Think of it as ‘love at first sight’ - your website’s design can become a catalyst or deal breaker to win over your customer’s hearts. This points to the fact that 88% of online consumers are less likely to return to a website if it has bad user experience and 32% of customers willing to walk away from a brand they love after just one bad user experience on the brand’s website.

    What are some things to consider when optimizing your site’s UX design?

    Make navigation simple

    Consider swapping out your drop-down menu for a menu bar, or streamline entirely your drop-down menu. You can’t necessarily make sales if your customers can’t find what they are looking for - so why not make it visible and seamless into your site? Your site’s navigation menu is usually the first place customers look to find what they want or need. Keeping in mind, when (re-)designing your navigation, depends on how users currently interact with your site and organize information as well as the nature of your products and how you intend to present them.

    Learn more:

    A great example of integrating design into navigation is Apple’s menu bar. Check out also Storyblok-built examples with Dear Sam, Raleigh UK, Asket, and Aubade.

    Building for mobile

    Keeping in mind that a Google survey found that 59% of a customers’ ability to shop through a brand’s mobile-friendly website or application is as important when deciding which brand or retailer to buy from.

    Pages that capture and convert

    When creating and structuring your landing and product page usability for your target audience, make sure to design yours smartly. This means supporting search queries with the product name or model (SKU) number, grammar corrections, suggestion return results if a product is not available for example, and doing justice visually through high-definition photographs or videos of your products and brand through storytelling.

    Additionally, omnichannel personalization resonates with the way you display products to visitors, based on their purchasing history, preferences, or browsing behaviors and habits. From there, you can analyze the way a customer interacts with your website, thus making product recommendations that best suit their preferences. Suggestions based on browsing habits and purchasing history are also an opportunity to offer product recommendations while a customer browses to up-sell and cross-sell. For return customers, consider having a personalized features section, voice search, personalized email newsletter, or a personalized landing page.

    Learn more:

    Some omnichannel personalization examples are what airlines have done in their marketing campaigns - from EasyJet’s 20th Anniversary personalized email newsletter campaign to KLM’s Google Home voice-based flight search.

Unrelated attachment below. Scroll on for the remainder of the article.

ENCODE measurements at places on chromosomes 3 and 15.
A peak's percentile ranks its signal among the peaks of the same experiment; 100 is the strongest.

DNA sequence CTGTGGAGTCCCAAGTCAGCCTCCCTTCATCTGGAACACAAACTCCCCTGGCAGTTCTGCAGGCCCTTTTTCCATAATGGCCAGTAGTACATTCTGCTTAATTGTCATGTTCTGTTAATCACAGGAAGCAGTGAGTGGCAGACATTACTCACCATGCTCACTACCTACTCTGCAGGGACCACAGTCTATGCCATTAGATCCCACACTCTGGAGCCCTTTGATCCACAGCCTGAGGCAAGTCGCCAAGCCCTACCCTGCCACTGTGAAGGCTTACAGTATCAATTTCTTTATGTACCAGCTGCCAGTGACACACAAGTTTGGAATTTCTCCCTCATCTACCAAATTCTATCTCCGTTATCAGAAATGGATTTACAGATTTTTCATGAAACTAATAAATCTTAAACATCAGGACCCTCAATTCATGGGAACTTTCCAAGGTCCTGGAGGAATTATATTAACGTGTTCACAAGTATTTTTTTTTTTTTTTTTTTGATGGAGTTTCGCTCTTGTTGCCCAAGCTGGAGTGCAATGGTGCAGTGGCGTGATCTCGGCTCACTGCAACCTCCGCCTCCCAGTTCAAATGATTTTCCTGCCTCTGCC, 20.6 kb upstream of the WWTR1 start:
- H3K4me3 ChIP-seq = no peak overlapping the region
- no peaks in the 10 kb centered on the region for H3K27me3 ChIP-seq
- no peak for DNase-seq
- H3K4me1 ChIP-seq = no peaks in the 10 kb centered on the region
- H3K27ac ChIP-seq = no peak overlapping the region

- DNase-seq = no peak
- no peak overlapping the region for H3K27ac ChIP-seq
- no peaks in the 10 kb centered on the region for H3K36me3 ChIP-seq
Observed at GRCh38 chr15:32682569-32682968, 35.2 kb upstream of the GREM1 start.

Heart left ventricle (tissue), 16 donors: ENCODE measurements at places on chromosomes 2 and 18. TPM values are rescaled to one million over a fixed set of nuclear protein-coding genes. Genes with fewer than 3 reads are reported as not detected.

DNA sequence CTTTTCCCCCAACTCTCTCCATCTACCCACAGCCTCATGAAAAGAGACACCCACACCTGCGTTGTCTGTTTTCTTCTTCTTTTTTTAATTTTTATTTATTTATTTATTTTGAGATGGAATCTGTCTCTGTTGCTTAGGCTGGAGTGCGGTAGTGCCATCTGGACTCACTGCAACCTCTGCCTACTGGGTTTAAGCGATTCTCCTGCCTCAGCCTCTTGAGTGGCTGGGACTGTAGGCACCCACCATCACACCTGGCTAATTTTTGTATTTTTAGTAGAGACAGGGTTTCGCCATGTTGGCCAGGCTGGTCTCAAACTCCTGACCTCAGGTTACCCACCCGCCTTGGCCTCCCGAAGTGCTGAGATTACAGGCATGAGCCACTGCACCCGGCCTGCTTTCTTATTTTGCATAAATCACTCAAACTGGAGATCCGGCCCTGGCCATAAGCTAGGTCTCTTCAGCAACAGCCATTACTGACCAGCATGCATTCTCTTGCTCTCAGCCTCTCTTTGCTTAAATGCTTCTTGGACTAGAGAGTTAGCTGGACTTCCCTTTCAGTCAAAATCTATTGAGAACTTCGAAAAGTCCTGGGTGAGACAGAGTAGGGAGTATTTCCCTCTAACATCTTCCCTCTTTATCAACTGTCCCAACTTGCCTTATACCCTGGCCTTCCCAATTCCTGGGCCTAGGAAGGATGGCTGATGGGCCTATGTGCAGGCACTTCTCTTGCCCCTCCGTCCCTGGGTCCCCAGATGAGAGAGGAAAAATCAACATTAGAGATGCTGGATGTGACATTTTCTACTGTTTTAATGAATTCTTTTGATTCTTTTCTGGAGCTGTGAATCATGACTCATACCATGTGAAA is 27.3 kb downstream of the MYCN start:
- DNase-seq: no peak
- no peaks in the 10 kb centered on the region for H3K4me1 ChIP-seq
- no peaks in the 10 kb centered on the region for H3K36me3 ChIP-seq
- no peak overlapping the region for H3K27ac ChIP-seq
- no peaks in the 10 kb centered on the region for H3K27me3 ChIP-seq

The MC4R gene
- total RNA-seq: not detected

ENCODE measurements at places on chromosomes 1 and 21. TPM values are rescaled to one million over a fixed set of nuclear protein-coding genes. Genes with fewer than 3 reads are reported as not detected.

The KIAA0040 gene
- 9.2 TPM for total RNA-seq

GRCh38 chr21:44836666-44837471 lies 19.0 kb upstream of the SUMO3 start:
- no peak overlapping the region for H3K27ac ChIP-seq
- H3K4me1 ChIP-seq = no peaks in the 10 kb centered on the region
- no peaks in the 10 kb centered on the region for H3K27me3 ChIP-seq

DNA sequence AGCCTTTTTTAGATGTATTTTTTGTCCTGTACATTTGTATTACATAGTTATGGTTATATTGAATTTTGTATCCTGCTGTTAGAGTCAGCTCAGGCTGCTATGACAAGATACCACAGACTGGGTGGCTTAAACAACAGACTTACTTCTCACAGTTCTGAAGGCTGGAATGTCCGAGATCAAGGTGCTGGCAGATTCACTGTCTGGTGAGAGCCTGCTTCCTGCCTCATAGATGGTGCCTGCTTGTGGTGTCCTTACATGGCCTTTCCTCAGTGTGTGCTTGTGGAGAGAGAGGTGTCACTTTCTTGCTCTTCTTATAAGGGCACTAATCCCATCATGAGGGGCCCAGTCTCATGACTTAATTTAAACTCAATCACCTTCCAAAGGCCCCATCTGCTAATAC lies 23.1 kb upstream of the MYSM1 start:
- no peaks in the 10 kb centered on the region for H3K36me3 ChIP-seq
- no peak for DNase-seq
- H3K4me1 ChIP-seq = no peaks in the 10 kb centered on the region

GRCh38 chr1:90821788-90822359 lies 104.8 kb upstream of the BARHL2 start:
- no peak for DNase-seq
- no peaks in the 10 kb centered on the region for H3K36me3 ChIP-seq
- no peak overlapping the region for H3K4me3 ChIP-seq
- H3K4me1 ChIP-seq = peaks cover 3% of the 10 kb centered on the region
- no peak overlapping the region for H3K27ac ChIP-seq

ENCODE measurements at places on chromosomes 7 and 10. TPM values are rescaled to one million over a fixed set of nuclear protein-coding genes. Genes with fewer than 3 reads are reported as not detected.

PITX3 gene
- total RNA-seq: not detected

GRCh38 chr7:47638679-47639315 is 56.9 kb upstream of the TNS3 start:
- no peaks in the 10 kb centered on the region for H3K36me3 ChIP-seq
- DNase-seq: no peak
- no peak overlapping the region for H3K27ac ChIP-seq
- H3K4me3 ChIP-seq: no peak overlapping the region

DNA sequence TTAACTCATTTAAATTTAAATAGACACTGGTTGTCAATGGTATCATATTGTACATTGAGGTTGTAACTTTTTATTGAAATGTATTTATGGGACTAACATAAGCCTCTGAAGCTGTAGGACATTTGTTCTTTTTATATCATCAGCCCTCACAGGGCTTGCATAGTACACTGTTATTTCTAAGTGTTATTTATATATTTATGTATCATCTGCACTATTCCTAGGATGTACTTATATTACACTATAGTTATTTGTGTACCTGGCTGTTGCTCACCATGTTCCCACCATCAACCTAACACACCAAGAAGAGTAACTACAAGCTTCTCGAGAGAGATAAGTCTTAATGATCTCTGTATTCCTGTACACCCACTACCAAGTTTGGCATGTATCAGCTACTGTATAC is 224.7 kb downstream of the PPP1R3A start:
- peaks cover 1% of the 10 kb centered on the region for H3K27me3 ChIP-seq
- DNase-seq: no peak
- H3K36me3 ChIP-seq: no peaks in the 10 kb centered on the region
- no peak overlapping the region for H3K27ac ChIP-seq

Follow the sales funnel

    A sales funnel, or purchasing funnel, are stages that move the customer throughout various touchpoints and interactions that they have with your site, products, and overall persuasion of the benefits to make a purchase. These include:

    • Introduction (Awareness) - Where the customer gathers information about the brand, products, and benefits, learning that it exists on the market.
    • Education (Interest) - More information is unraveled and provided to the customer about the features and benefits the product and brand can provide.
    • Evaluation (Analysis) - This is the stage where the customer matches your brand versus a competitor’s, seeing which one suits their needs, usually done through each brand’s USPs (Unique Selling Point).
    • Decision (Engagement) - The customer gathers the information conducted during their research and reaches a decision-making point. This is the point to engage with the customer with additional benefits to win them over, offers, and eye-catching CTAs.
    • Purchase - The purchase is conducted where the customer passes through adding the product to their shopping cart, pay, and await their purchase.
    • Retention (Repeating the experience) - During this stage, the customer has the opportunity to interact with customer service, leave feedback or reviews, subscribe to your newsletter, and conduct a repeat purchase.

    In the context of UX-design, the sales funnel can be represented throughout the website interface, landing page, mobile site, and move with the customer outside onto social media, through email marketing, and even in-store.

    Key Takeaways

    To wrap it all up, your brand can conduct a series of A/B testing to determine site performance and whether you need to optimize your eCommerce conversion points.


    A/B Testing is a method that compares two or more versions/prototypes of your webpage or application against each other to see which has a better overall conversion rate and response. This includes testing different images, headings, layout formats, or when and how certain display messages and CTAs appear.

    A lot goes into launching a budding and successful eCommerce website amongst over 20 million commerce sites that currently exists ‘out there’ in 2020. No matter what product it is your brand is selling, surely the main and one key goal is to sell (more). People who search for products through eCommerce websites typically know what they are looking for and in turn, expect a high-performing and user-friendly site suited to their needs. The steps to achieve this are straight-forward, with the idea behind pointing to conversions and thus, to site performance.

    Storyblok helps eCommerce businesses to deliver great digital experiences to complement your site’s performance. Brands like HappySocks, Adidas, and Raleigh UK are using Storyblok to organize their content in one central place. To learn more about telling your story and manage your content, check out Storyblok!